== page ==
As the Economy Grows, the Environment Degrades Essay

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In the 1990s, the discourse on the relationship between economic growth and environmental degradation expanded exponentially (Cole & Neumayer, 2005; Stern, 2003; 2004). Most of this intellectual confabulation revolved around the Environmental Kuznets Curve, a hypothesis that argues that environmental degradation would increase during an early economic development phase, eventually reaching the ‘turning point’ where improvement in environmental conditions will begin. In other words, the graphical relationship between per capita income and environmental pollution would be represented by an inverted U-shaped curve, drawing direct relevance to the behavior of the Kuznets curve that (originally) theorizes economic inequality and per capita income to exhibit the same relationship, named after Simon Kuznets who hypothesized this relationship in the early 1950s. However, the adapted version of the general model into the ecological framework emerged much later in the 1990s, alongside other growing concern for environment such as the development of frameworks such as sustainability.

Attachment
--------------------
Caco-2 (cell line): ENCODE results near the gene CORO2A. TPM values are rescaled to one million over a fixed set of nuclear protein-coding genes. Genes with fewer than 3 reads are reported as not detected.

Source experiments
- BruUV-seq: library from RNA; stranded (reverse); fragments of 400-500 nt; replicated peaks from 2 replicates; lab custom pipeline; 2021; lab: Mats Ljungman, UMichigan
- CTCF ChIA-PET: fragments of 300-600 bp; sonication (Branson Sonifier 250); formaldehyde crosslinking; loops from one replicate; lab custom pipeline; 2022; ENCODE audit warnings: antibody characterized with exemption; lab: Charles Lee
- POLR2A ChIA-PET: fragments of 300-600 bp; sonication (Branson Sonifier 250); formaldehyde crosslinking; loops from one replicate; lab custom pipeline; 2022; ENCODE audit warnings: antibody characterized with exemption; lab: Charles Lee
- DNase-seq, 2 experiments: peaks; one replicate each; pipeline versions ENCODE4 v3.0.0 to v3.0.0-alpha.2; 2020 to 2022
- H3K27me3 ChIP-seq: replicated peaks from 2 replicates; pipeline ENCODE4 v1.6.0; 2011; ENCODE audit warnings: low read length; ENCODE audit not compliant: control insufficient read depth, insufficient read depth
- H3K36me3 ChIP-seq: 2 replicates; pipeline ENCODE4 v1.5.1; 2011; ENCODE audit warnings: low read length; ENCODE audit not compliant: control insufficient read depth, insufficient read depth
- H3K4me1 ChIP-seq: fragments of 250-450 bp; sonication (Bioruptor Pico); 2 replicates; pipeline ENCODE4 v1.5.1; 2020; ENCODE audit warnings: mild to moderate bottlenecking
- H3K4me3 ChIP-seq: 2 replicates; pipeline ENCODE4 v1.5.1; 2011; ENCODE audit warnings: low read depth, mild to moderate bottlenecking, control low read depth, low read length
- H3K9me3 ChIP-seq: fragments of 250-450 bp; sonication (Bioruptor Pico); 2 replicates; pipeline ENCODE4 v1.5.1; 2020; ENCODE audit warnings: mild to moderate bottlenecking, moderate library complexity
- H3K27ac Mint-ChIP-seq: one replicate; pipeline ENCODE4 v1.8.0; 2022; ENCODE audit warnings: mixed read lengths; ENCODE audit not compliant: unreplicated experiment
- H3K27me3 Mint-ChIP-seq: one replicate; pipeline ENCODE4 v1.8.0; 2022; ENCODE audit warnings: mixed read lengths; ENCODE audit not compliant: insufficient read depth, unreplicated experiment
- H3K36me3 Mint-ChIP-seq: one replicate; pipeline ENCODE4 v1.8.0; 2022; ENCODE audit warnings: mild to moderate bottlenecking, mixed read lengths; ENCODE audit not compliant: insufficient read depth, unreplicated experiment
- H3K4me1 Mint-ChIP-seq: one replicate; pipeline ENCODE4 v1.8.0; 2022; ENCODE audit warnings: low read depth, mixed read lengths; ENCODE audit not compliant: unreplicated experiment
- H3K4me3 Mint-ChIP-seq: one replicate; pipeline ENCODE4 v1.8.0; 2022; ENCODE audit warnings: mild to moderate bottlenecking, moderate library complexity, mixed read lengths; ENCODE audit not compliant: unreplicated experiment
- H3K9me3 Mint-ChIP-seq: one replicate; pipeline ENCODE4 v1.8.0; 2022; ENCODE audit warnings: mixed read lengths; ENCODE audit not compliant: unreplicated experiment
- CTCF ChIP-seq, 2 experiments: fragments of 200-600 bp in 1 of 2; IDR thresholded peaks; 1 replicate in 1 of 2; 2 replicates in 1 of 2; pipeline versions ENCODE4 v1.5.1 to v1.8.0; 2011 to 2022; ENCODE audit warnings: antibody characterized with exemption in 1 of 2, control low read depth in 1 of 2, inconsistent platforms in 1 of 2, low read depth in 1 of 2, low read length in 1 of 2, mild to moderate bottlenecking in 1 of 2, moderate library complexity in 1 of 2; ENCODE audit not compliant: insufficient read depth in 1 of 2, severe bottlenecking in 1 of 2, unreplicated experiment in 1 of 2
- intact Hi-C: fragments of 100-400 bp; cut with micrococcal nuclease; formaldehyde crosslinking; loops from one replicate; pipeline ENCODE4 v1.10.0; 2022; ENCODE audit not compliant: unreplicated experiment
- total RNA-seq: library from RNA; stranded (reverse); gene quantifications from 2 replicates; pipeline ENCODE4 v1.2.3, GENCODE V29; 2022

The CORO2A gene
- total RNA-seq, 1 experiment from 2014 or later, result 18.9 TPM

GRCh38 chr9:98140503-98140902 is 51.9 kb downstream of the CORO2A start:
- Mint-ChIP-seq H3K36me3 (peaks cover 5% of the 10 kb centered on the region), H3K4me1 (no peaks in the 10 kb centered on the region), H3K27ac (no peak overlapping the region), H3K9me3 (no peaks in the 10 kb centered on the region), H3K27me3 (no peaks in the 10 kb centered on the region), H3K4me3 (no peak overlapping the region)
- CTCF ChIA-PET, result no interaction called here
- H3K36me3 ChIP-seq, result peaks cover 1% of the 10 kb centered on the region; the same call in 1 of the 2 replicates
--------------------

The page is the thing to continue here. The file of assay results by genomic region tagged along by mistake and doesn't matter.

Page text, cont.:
Theoretical background

The origins and early analysis of the EKC can be traced back to the colossal studies undertaken in the 1990s. Grossman and Krueger’s publication ‘Environmental impacts of the North American Free Trade Agreement’ in 1991 was revolutionary in comparing the general Kuznets Curve and its relevance in the context of environmental degradation. They attempted to establish that…